Looks very similar to the 84% reported in the initial paper. Cool, what’s the problem? The idea main idea is to examine time to clinical improvement and assess at 28 days what the cumulative incidence of improvement is. The way a typical survival analysis (like the ones the authors did here) works is typically you follow a group of patients for a certain amount of time. If they have an event (for example in the analysis above if they improve) you record them as such and the time the event occurred, otherwise you censor them and record the final time they were observed. In the figure here we have 33 patients that improved and 20 that were censored. Sounds fine, what’s the problem? A key assumption is that censoring should be “non-informative”, in other words, the patient is followed for a certain amount of time, never has the event, and then is no longer followed. Our best guess is that we know they didn’t have the event up until the last day we saw them, so we censor them on that day. Maybe they’ll have the event the next day, or maybe in a year - in order for the assumptions to be appropriately met, it must be the case that patients who have been censored are just as likely to have the event as those who are still being followed in the study. Let’s pull up Figure 2 again.

7 of the patients in this cohort died. If someone dies we know that they are not going to improve later. This is not non-informative censoring!! Luckily there is a very straightforward way to deal with this in statistics - competing risks!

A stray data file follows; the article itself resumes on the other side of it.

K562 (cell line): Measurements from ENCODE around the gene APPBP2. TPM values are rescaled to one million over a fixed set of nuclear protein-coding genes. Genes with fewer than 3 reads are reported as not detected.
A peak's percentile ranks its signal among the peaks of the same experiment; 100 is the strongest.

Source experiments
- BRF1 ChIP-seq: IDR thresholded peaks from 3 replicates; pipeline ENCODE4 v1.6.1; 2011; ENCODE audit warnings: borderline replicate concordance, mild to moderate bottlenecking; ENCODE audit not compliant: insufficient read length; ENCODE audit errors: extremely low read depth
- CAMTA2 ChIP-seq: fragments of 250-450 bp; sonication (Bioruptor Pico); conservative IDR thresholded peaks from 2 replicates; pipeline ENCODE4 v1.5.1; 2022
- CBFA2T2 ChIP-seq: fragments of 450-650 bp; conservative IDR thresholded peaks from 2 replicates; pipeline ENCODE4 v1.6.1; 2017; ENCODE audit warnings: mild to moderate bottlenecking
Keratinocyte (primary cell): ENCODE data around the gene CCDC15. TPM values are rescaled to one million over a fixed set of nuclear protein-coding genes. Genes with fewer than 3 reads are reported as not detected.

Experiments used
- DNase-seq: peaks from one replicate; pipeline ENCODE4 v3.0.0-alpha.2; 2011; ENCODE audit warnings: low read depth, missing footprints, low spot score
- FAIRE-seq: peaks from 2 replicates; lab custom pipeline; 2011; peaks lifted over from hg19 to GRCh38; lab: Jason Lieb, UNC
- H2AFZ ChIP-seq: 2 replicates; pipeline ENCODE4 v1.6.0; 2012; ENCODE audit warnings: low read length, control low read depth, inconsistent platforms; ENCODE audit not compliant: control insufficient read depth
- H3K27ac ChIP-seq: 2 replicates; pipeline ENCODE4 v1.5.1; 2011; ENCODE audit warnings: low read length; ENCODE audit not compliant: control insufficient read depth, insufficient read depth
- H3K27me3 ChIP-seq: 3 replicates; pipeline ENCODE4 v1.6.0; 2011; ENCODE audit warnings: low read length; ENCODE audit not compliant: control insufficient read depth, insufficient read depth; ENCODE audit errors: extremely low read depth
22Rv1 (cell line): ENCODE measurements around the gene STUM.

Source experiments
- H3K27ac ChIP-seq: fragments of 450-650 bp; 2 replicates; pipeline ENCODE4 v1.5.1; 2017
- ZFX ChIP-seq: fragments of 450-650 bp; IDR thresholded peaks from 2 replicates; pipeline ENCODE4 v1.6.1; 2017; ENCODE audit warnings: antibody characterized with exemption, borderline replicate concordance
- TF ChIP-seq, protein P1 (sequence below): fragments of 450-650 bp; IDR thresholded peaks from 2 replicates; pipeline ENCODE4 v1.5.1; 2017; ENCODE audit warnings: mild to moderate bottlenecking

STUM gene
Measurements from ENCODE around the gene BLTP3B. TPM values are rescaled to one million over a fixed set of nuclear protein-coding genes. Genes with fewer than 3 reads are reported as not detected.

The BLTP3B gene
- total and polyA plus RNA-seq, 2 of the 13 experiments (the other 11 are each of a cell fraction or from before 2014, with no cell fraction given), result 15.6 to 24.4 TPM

Competing Risks

In a competing risk analysis, we can separate out the the death outcome from the remaining censored outcomes. We can then appropriately estimate the cumulative incidence of improving. I’ve recoded the 7 deaths (guessed from Figure 2) below.

fig_3_fixed <- tibble(
time = c(4, 6, 6, 7, 7, 7, 7, 7, 7, 7, 8, 8, 9,
10, 10, 10, 11, 11, 11, 11, 12, 12, 13,
13, 13, 13, 14, 14, 15, 15, 16, 16, 16,
16, 17, 17, 17, 17, 18, 18, 20, 22, 22,
23, 23, 23, 25, 26, 27, 28, 28, 29, 33),
event = c(1, 1, 1, 1, 1, 1, 1, 2, 0, 0, 1, 1, 2,
1, 1, 0, 1, 1, 2, 0, 1, 1, 1, 1, 1, 0,
1, 1, 2, 2, 1, 1, 1, 1, 1, 1, 0, 2, 1,
2, 1, 0, 0, 0, 0, 0, 1, 1, 1, 1, 0, 0,
0)
)

Interested in learning more about competing risk analyses in R? Emily Zabor has an amazing tutorial on this

Let’s see how the plot looks now.

x <- cuminc(fig_3_fixed$time, fig_3_fixed$event,
cencode = 0)

ggcompetingrisks(x,
conf.int = TRUE,
gnames = c("Improvement Improvement", "Death Death"),